ihe fostering care aud wise guidauco of
the Legislature.
Thegraded rchools have largely increas
ed during the pat year. The system
established by the State was designed,
not ooly to luruish instruction to our
youth iu the elemeuts of knowledge, but
wherever practicable, to impart to them
an educatiou ir. the higher branches ot
learning. Tne multiplication ol grammar
and high schools should, therelore, re
ceive every eucouiagement, for they are
necessary to perfect the system aud uable
tho State to avail itself of that taieut
which is born in the cottages ot the poor
quite as frequently as iu the palaces ot the
Good schools cinnot exist without good
teachers, and guod teachers can only be
obtained by Using the proper nicaus to
prepare them. Recognizing then tacts,
the Legislature ot 1857 pissed a general
Normal school Jaw, dividing the State
into twelve districts, and lookiug forward
to the establishment iu each ot 'hem of a
Noruul school. According to the provis
ions of this law, lour of these schools are
now organized, the prosperous condition
of which is exemplified by the fact that
2,185 studeuts attended them during the
past yeir, of whom 46 graduated.
Fourteen colleges end thirty-two a6ad
ernies have made reports to the rJehcol
Department during the past year. Such
institutions supply a great public Want", as
the common chool system is not compe
tent to perform the whol work of papular
education. A State requires men ot gen
erous culture in all the walks of life, as
well a in the profes-iou ot teaching, and
the perfection of the fystem .of public
school instruction is one of the wisest and
noblest objects of legislation.- ; All of the
different institutions ot learning would be
strengthened aud their usefulness increas
ed by bringing them together in a clo-er
union, which possibly can be best accom
plished by the creation of a general De
partment of Education.
Serious complaints have been made
conccmrug the npglectof the educatiou of
the childreu in the alms aud poor houses
of some of the counties of the State.
They are permitted to grow up in idleness
and ignorance, and when sent upon the
world to cam a living, are better prepared
to receive lessons of vice than those of
usefulness. The directors of these insti
tutions should be compelled, by law, to
sendsueh children to the common schools,
or provide proper schools for them, and
I it should be made the duty of common
s;hool superintendents to supervise and
enforce the execution of the law.
The last annual report of the Saperin-
! tendent of the Soldiers' Orphans' Schools
j was made up to include tho 30th of No-
veuibcT, 18b6. Tho appropriation for
that year, extending from January I,
1806, to Januiry 1, 1867, was insufficient
to cover, the expenses of the whole year,
am! consequeutly those of December,
18G6, were unpaid. The next appropria
tion, under the present law, extends from
January 1, 1SG7, to June 1, 1863. It
was, therefore, determined that there wis
no Iefjal authority to apply any part of it
to the payment ot expenses prior t ) Jan
uary, 1867 ; hence those incurred in De-ceu-ber,
1806, amounting to 31.019 77,
remain unpaid.
lion. Thomas II. Durrowcs, wb.3 was
appointed Superintendent by my prede
cessor, continued in office uutil May 1,
1SG7, when, under the act of April 9,
1867, I appointed Col. George F. Mc
Farlaod, Superintendent, He v. C. Coni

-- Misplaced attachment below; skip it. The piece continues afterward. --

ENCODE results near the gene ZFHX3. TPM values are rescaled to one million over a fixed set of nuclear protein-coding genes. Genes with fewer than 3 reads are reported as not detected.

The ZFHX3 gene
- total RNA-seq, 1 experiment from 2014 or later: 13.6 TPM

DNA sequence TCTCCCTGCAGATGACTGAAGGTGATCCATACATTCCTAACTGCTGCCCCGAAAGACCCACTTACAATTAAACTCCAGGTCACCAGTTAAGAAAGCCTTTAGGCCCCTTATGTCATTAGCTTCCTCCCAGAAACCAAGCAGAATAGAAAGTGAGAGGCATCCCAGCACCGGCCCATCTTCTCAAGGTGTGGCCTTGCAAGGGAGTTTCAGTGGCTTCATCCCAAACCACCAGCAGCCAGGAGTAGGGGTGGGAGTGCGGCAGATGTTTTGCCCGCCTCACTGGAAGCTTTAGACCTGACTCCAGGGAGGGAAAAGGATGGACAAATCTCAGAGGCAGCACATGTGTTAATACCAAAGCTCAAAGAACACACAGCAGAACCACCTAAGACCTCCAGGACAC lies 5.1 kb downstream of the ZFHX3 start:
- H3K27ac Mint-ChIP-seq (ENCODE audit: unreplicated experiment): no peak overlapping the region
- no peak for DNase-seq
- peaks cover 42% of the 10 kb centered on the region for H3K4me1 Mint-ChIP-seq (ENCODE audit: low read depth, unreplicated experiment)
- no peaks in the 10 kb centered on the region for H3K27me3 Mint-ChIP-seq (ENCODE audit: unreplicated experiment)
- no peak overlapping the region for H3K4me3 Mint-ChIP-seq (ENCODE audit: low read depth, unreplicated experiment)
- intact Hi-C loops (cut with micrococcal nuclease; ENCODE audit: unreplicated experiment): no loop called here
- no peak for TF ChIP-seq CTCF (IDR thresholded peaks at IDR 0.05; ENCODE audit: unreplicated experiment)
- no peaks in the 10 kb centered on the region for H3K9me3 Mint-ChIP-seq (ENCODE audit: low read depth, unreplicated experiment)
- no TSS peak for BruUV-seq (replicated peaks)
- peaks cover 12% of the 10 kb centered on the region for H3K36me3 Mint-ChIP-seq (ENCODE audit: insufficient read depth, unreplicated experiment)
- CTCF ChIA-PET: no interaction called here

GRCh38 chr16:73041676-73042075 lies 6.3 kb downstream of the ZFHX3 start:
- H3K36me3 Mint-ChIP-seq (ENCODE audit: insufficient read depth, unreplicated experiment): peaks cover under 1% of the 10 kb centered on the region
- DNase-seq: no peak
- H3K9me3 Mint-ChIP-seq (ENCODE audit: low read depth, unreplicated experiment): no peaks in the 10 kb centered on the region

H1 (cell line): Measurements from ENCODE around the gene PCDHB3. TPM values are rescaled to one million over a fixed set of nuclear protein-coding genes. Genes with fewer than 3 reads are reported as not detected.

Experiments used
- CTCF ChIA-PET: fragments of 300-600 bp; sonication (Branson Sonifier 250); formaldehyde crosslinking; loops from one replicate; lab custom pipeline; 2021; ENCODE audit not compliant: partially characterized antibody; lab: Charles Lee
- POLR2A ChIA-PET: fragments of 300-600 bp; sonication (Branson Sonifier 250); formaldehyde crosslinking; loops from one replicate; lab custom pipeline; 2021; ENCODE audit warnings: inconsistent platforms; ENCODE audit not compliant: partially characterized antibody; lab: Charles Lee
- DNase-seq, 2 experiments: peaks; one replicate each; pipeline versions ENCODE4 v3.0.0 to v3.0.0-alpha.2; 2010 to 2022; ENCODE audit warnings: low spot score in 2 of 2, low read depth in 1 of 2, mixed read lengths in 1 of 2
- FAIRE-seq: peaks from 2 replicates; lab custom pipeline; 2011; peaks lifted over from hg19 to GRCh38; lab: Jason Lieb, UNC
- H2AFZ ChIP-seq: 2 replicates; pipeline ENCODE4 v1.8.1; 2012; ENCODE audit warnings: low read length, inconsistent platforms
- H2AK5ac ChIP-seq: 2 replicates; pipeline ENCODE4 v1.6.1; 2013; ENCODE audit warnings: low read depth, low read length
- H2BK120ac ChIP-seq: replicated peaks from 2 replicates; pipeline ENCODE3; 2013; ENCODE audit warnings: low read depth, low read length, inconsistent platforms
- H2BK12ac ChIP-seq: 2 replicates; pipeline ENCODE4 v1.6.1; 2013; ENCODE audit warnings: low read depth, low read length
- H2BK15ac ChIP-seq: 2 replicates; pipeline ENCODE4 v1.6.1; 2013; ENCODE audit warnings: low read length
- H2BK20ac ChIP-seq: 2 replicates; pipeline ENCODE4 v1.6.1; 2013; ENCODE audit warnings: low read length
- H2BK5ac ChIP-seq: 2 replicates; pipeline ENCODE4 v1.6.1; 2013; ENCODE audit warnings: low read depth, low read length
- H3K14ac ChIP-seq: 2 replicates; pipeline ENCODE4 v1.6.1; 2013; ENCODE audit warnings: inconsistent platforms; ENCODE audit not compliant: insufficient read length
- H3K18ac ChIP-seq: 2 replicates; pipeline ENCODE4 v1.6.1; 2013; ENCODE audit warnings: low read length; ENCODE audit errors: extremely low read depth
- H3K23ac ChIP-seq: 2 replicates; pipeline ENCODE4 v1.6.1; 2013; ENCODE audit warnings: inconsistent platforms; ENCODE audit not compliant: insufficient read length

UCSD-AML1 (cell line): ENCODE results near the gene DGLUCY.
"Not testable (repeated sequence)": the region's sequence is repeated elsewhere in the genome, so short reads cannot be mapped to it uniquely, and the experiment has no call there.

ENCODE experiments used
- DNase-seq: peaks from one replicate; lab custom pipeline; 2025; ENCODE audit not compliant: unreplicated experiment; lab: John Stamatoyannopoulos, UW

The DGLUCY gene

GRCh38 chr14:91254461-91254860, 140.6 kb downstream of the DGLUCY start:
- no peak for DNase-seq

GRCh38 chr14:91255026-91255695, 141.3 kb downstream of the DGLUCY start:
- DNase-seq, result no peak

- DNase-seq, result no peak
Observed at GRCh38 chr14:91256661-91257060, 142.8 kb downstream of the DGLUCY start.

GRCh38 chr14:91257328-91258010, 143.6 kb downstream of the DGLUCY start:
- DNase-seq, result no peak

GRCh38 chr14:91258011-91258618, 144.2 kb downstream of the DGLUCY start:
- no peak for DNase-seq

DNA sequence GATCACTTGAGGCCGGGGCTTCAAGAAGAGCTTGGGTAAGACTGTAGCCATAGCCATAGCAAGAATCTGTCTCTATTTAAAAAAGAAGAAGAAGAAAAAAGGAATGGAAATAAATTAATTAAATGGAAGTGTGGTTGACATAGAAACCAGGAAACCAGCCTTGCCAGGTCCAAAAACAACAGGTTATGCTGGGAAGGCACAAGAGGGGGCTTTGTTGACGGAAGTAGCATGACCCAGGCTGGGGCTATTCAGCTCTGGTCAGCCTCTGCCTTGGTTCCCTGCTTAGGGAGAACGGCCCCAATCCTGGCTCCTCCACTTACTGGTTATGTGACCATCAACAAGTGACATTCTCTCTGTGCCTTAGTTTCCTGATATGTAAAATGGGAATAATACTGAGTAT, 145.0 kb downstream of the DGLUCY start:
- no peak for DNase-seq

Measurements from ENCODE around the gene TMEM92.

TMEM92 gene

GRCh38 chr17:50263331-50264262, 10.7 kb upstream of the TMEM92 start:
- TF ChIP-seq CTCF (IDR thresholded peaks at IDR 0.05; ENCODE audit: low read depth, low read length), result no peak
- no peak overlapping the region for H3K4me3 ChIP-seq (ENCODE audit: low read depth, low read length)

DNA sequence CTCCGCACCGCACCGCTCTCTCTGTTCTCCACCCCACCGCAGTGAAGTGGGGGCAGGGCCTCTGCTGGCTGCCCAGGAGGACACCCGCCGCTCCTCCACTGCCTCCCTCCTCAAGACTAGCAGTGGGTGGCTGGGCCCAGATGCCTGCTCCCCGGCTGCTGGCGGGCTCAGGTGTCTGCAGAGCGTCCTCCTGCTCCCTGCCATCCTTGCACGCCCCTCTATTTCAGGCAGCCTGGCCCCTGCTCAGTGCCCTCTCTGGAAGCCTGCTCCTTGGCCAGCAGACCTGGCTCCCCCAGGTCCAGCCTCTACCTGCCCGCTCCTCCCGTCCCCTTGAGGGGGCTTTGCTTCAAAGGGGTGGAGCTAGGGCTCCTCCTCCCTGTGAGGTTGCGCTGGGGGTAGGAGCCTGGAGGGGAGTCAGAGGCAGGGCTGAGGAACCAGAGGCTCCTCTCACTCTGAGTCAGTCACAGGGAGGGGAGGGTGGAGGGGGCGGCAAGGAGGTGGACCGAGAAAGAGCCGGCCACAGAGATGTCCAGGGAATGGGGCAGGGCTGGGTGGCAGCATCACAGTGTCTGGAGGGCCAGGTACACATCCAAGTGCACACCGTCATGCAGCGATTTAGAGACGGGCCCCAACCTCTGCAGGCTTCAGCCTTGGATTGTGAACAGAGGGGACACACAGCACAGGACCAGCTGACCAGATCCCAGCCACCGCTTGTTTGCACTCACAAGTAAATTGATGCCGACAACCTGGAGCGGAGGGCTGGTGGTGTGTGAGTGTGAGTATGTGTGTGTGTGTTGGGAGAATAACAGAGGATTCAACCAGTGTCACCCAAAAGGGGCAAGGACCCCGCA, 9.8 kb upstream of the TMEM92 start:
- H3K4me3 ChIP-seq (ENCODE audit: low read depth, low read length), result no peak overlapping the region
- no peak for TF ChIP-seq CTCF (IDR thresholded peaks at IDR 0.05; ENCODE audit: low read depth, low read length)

furtli, Inspector arid Examiner, and Mrs.
E. W. llutter, Assistant, who nt once
entered upon th discharge of their du
ties by visiting and re-orjaoiziug the
schools, currying abuses which had
crept into the local management of some
of them, aud iu settling arrearages, which
was done with zeal, fidelity, aud ccuiineu
dable pr.ompti' ude.
The preteut Superirjt endent r?ports the
expenditures hr the eleven m uiths end
ing Novenibt r.30, 1867, a follows :
Education and maintenance $341,839 85
Pirt'o 1 relief 210 00
ClotliNig lurmshed children
in advanced schools 37,1S7 83
Making and repairing clotl.iug.
freight, &i: 8.350 74
General expenses 6,781 b0
Total amount from Jan. 1 to Dec.
I, 1S67 394,420 02
The expense tor the six mouths, iroui
December 1, lb07, to June 1, 1868, at"
estimated by the Supciioteudeut is fol
lows :
Education and main'enance of
l,6oo children, ia advanced
schools, at $140 per auinurn.... 5129,500 00
Educatiou and maintenance for
610 children in primary sciioola
nt $125 per auuuin
Education and maintenance of
1,050 children in '-IJ ouie?,'' at
$10-3 per annum
Clothing 1,850 children, at $25
per annum
Transferring pupils, salaries, 4c.
31,250 00
55,125 00
23,125 00
3,975 CO
Estimate for six months ending
June 1, 1863.
242,975 00
Total actual aud estimated expen
ses for 17 mouths, lrom Jun 1,
137, to June I, 1868
..$637,395 02
Or at the rate of $449,025 80 per
" annum.
From which deduct total amount
appropriated for 17 mouths, at
$i50.UOO per annual
495,833 33
And a deficit for 17 months is
tliowa of 141,501 69
Or, at the raie ot $9,925 8' per
a n num.
Add the amount due for Decem
ber, 1&60 31,049 77
And it exhibits the total deficit
from Dec. 1, I8dd, to June I,
1863, to be provided for by
special appropriation 172,611 4?
i do not d-em it inappropriate here to
state that it the bill which passed tha
House at the last session bad become a
biw, making au appropriation of $150,000
per anuum for the orphans schools, it
would have been sufficient to have paid
the total expeuscs. .
Tho estimates lor the year ending June
lr, 1869, will be lound luliy set lorth in
the report of the Superintendent. From
that report it will also be seeu ihat there
are iu operatiou 39 orphau schools and
homes, having in charge an average ol
2,931 pupils, !or the year endiug Novem